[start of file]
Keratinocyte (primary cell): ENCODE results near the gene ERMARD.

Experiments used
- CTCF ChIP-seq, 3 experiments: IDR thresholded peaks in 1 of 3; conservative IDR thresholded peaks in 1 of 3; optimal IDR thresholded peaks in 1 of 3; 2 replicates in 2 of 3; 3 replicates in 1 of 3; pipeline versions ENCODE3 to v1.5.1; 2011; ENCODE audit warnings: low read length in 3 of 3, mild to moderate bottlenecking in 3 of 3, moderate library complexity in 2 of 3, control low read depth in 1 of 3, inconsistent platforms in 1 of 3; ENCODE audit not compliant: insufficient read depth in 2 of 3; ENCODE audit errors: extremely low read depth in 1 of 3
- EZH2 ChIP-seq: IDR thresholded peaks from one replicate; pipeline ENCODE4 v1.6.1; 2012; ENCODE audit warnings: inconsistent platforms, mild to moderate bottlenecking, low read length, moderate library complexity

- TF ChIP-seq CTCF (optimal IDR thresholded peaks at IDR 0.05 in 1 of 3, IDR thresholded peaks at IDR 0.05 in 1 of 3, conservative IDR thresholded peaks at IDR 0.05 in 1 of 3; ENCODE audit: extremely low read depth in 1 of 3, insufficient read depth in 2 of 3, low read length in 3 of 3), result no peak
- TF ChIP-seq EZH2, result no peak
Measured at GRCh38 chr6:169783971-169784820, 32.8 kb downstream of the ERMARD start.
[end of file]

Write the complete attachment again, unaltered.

Keratinocyte (primary cell): ENCODE results near the gene ERMARD.

Experiments used
- CTCF ChIP-seq, 3 experiments: IDR thresholded peaks in 1 of 3; conservative IDR thresholded peaks in 1 of 3; optimal IDR thresholded peaks in 1 of 3; 2 replicates in 2 of 3; 3 replicates in 1 of 3; pipeline versions ENCODE3 to v1.5.1; 2011; ENCODE audit warnings: low read length in 3 of 3, mild to moderate bottlenecking in 3 of 3, moderate library complexity in 2 of 3, control low read depth in 1 of 3, inconsistent platforms in 1 of 3; ENCODE audit not compliant: insufficient read depth in 2 of 3; ENCODE audit errors: extremely low read depth in 1 of 3
- EZH2 ChIP-seq: IDR thresholded peaks from one replicate; pipeline ENCODE4 v1.6.1; 2012; ENCODE audit warnings: inconsistent platforms, mild to moderate bottlenecking, low read length, moderate library complexity

- TF ChIP-seq CTCF (optimal IDR thresholded peaks at IDR 0.05 in 1 of 3, IDR thresholded peaks at IDR 0.05 in 1 of 3, conservative IDR thresholded peaks at IDR 0.05 in 1 of 3; ENCODE audit: extremely low read depth in 1 of 3, insufficient read depth in 2 of 3, low read length in 3 of 3), result no peak
- TF ChIP-seq EZH2, result no peak
Measured at GRCh38 chr6:169783971-169784820, 32.8 kb downstream of the ERMARD start.